When we think of narcissists, we often think of individuals who are self-absorbed, entitled, and lacking in empathy. However, there is a lesser-known side to these individuals that often goes unnoticed: their ability to give. It’s not uncommon, but it’s not often done for the right reasons.
Narcissists are typically not considered as natural givers. Narcissistic individuals tend to prioritize their own needs and desires above others, seeking admiration and attention. They often lack empathy and display self-centered behavior. While there may be instances where a narcissist engages in giving behavior, it is usually driven by self-serving motives rather than genuine concern for others.
However, this behavior does not come from a place of genuine empathy or selflessness. Instead, it is rooted in a desire for narcissistic supply – the validation and attention that they receive from others as a result of their benevolent actions. Narcissists who give often do so with a hidden motive: to project a positive image of themselves and to fulfill their desire for admiration.
The Narcissistic Giver
A narcissist’s giving behavior can often be used as a means of control or manipulation, and they may use it as a way to maintain power over their partner or loved ones. As this video discusses, it can even be complicated to give a narcissist a gift.
The types of narcissism make a big difference with respect to how a narcissist uses the act of giving.
Different Types of Narcissism
Narcissism is a complex psychological disorder that manifests in a variety of ways. While narcissistic traits include the image of an egotistical, self-absorbed individual, there are actually several different types of narcissism that differ in their symptoms and presentations.
They all have similar narcissistic tendencies and needs, but they differ in how they get those needs met in their professional and personal relationships.
1. Grandiose Narcissism
The most common type of narcissism is grandiose narcissism, which is also known as overt narcissism. Individuals with this type of narcissism display an inflated sense of self-importance and often require excessive admiration from others to maintain their self-esteem. They are extroverted narcissists who are dependent on the praise of others.
They are often extremely manipulative and abusive in their romantic relationships, and they certainly can’t stand being outshined. These types of narcissists often give extravagant gifts so they can brag about how generous they are, but beware the person who gives them a better or more expensive gift. That often evokes narcissistic rage.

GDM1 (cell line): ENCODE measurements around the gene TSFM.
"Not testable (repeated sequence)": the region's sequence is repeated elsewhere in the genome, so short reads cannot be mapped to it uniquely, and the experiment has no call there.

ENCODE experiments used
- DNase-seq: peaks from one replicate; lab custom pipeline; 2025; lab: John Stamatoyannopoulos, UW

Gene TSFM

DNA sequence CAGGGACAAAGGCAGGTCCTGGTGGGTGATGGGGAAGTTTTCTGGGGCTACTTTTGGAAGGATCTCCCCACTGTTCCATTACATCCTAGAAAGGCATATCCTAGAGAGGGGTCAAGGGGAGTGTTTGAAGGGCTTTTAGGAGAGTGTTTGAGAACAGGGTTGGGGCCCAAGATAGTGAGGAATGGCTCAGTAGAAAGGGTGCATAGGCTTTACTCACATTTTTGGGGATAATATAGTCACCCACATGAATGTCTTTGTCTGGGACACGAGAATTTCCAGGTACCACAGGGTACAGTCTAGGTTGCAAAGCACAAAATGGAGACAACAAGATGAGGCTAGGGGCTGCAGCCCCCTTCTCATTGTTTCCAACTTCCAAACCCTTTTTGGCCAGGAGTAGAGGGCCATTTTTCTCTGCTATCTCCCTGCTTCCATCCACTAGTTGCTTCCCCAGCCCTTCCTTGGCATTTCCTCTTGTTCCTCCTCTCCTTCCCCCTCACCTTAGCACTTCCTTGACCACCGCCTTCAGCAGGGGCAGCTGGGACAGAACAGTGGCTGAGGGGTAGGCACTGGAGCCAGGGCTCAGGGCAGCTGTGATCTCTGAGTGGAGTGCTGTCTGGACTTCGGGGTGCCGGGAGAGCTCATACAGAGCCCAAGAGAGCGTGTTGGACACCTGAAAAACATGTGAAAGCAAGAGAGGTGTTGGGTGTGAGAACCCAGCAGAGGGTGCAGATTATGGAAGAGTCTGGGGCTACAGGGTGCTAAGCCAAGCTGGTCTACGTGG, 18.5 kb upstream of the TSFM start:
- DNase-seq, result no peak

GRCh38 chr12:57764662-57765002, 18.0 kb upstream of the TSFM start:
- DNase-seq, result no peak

2. Vulnerable Narcissism
Vulnerable narcissism, also known as closet narcissism or covert narcissism, is a type of narcissism that is marked by feelings of insecurity and deep-rooted shame. Individuals with vulnerable narcissism appear shy or introverted, but they have the same narcissistic tendencies and needs as covert narcissists.
They may attempt to manipulate others to gain recognition. These are the narcissistic people who use gift-giving as a manipulative tool. They seem like a nice person but in reality, they are only giving to get the adoring recognition for having done so. For covert narcissists, it’s all about their public image.
3. Communal Narcissism
Communal narcissism is a type of narcissism that is marked by a focus on group identity and community involvement. Individuals with communal narcissism may appear selfless or altruistic on the surface but are often motivated by a desire for recognition and validation from their community.
They may engage in activism or philanthropic work, but they are really seeking the admiration of people in their community to boost their self-esteem. They aren’t really exhibiting authentic generosity in their good deeds.
What Are Common Narcissistic Traits and Behaviors?
Narcissistic Personality Disorder (NPD) is a mental disorder characterized by an inflated sense of self-importance, a lack of empathy, and a compulsive need for admiration and attention. Another common trait of narcissists is their exaggerated sense of self. Here’s the breakdown.
Lack of Empathy, Sense of Entitlement, and Inflated Sense of Self-Importance
Narcissists are known for exhibiting a lack of empathy, an exaggerated sense of self-importance, and a strong sense of entitlement. These traits often go hand in hand and can have a significant impact on their relationships and overall quality of life.